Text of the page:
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Re: Ajax Back/Forward History problem – saving document state by document.save()

From: Lachlan Hunt <lachlan.hunt@lachy.id.au>
Date: Sun, 20 Nov 2005 12:13:09 +1100
Message-ID: <437FCDA5.2080308@lachy.id.au>
To: Karl Pongratz <karlhp@karlhp.com>
CC: public-webapi@w3.org

Karl Pongratz wrote:
> Yes, I alter the page content! A table with 20 rows is different than a 
> table with 100 rows, so I think the content is altered. Isn't it? The 
> additional table rows are generated via DOM scripting.

Yes, I know the page content is altered.  I never said it wasn't.

> The reason that I change the URI is

My point was that if you change the URI (e.g. by calling 
window.location.href = "...";), then that will load a new document, not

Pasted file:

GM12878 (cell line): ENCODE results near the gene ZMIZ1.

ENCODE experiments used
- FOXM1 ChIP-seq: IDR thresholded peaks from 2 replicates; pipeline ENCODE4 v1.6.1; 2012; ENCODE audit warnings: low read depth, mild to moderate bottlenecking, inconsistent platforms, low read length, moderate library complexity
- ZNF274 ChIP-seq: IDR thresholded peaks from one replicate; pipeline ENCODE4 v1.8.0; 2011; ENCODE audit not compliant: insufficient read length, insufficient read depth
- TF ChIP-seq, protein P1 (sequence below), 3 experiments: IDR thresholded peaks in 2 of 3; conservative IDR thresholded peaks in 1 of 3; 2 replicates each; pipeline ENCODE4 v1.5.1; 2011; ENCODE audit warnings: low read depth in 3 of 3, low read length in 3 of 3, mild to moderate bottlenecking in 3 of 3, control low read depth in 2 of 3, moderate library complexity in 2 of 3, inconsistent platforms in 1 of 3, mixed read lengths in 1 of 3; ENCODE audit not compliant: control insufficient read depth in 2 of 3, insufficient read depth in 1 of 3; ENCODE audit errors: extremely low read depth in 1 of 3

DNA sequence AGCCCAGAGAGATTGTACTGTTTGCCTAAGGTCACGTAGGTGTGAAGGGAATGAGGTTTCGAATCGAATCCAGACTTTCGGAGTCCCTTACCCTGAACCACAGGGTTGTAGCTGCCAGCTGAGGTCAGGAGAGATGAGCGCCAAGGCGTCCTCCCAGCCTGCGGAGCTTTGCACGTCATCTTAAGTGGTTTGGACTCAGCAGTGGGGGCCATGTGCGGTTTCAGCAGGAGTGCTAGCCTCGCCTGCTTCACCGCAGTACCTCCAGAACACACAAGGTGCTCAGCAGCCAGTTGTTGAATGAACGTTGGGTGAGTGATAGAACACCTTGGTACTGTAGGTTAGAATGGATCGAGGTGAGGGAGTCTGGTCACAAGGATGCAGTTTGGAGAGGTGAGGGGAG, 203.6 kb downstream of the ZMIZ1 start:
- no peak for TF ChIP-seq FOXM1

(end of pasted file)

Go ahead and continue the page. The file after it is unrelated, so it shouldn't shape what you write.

just alter the current page.  If that is not what occurs, could you 
please elaborate.

> b.) IMPORTANT. If the user calls the document with the 100 rows through 
> the web browser history and than clicks the web browser Reload button 
> then the server needs to know that the requested resource is a table 
> document with 100 rows. That's only possible if the URI has changed.

The URI is one way to remember the state, another is with a session 
cookie from which the server can lookup the user's current state.

> So it is probably not #pushstate or is it?

I don't know, you haven't expressed yourself clearly enough for me to 
determine for sure whether it is or not, but I believe it is.

-- 
Lachlan Hunt
http://lachy.id.au/
Received on Sunday, 20 November 2005 01:13:41 GMT

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